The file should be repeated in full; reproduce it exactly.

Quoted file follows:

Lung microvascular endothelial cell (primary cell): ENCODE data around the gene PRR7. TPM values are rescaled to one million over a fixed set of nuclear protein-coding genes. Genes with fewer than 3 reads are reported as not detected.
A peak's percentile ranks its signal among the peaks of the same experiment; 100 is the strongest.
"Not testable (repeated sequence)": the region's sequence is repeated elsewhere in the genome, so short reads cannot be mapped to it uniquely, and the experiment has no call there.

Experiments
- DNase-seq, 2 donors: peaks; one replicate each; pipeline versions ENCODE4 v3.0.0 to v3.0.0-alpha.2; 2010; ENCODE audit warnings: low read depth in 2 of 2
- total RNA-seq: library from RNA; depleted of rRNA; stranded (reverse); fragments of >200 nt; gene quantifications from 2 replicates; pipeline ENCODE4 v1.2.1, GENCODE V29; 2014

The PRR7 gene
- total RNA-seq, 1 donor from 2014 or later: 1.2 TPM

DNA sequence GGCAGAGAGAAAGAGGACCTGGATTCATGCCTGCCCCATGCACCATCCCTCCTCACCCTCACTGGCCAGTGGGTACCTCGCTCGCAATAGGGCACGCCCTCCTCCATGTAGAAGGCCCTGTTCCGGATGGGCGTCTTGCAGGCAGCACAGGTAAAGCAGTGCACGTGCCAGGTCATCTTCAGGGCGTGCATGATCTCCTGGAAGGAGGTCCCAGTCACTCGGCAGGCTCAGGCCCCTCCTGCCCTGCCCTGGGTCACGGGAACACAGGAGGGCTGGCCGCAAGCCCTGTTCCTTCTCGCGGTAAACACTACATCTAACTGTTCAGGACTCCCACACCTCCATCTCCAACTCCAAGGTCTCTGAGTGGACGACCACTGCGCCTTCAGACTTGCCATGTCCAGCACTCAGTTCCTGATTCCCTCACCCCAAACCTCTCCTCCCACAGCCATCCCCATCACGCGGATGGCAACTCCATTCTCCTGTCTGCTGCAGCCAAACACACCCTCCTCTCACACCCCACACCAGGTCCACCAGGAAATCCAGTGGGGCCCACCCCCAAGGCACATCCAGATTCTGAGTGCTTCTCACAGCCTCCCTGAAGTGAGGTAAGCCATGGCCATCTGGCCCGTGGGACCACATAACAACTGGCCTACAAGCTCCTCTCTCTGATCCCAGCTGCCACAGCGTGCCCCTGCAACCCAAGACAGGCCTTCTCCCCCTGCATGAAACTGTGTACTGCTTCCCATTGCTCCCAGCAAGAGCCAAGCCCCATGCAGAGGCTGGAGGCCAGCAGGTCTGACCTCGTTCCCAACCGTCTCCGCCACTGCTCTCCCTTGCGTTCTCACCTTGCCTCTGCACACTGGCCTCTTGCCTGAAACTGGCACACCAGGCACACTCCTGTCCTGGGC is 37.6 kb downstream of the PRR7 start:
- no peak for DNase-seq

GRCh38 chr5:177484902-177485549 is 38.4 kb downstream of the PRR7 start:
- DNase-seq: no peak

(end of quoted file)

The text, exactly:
Lung microvascular endothelial cell (primary cell): ENCODE data around the gene PRR7. TPM values are rescaled to one million over a fixed set of nuclear protein-coding genes. Genes with fewer than 3 reads are reported as not detected.
A peak's percentile ranks its signal among the peaks of the same experiment; 100 is the strongest.
"Not testable (repeated sequence)": the region's sequence is repeated elsewhere in the genome, so short reads cannot be mapped to it uniquely, and the experiment has no call there.

Experiments
- DNase-seq, 2 donors: peaks; one replicate each; pipeline versions ENCODE4 v3.0.0 to v3.0.0-alpha.2; 2010; ENCODE audit warnings: low read depth in 2 of 2
- total RNA-seq: library from RNA; depleted of rRNA; stranded (reverse); fragments of >200 nt; gene quantifications from 2 replicates; pipeline ENCODE4 v1.2.1, GENCODE V29; 2014

The PRR7 gene
- total RNA-seq, 1 donor from 2014 or later: 1.2 TPM

DNA sequence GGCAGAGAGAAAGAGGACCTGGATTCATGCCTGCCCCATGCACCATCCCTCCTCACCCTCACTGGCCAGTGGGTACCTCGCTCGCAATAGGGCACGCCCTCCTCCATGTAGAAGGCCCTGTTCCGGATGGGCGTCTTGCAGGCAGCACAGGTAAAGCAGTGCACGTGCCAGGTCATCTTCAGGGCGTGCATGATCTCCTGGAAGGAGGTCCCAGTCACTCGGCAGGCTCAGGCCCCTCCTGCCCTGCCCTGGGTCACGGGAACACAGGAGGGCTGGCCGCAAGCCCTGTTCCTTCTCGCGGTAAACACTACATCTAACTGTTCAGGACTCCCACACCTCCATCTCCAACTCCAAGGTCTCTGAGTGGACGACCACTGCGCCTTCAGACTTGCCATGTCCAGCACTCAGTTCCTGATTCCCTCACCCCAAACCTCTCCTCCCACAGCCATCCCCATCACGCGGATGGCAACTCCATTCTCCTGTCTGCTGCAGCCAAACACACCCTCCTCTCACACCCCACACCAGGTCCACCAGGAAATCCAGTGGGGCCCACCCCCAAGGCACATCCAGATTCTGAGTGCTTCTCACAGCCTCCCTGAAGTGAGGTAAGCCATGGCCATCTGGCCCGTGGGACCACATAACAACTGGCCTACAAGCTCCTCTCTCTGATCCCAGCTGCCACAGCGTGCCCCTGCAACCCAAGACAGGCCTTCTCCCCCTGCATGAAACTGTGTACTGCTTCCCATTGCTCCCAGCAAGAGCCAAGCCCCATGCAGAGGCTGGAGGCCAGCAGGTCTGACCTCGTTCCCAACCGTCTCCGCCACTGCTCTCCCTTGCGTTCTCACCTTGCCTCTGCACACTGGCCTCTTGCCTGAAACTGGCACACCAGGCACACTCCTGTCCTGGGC is 37.6 kb downstream of the PRR7 start:
- no peak for DNase-seq

GRCh38 chr5:177484902-177485549 is 38.4 kb downstream of the PRR7 start:
- DNase-seq: no peak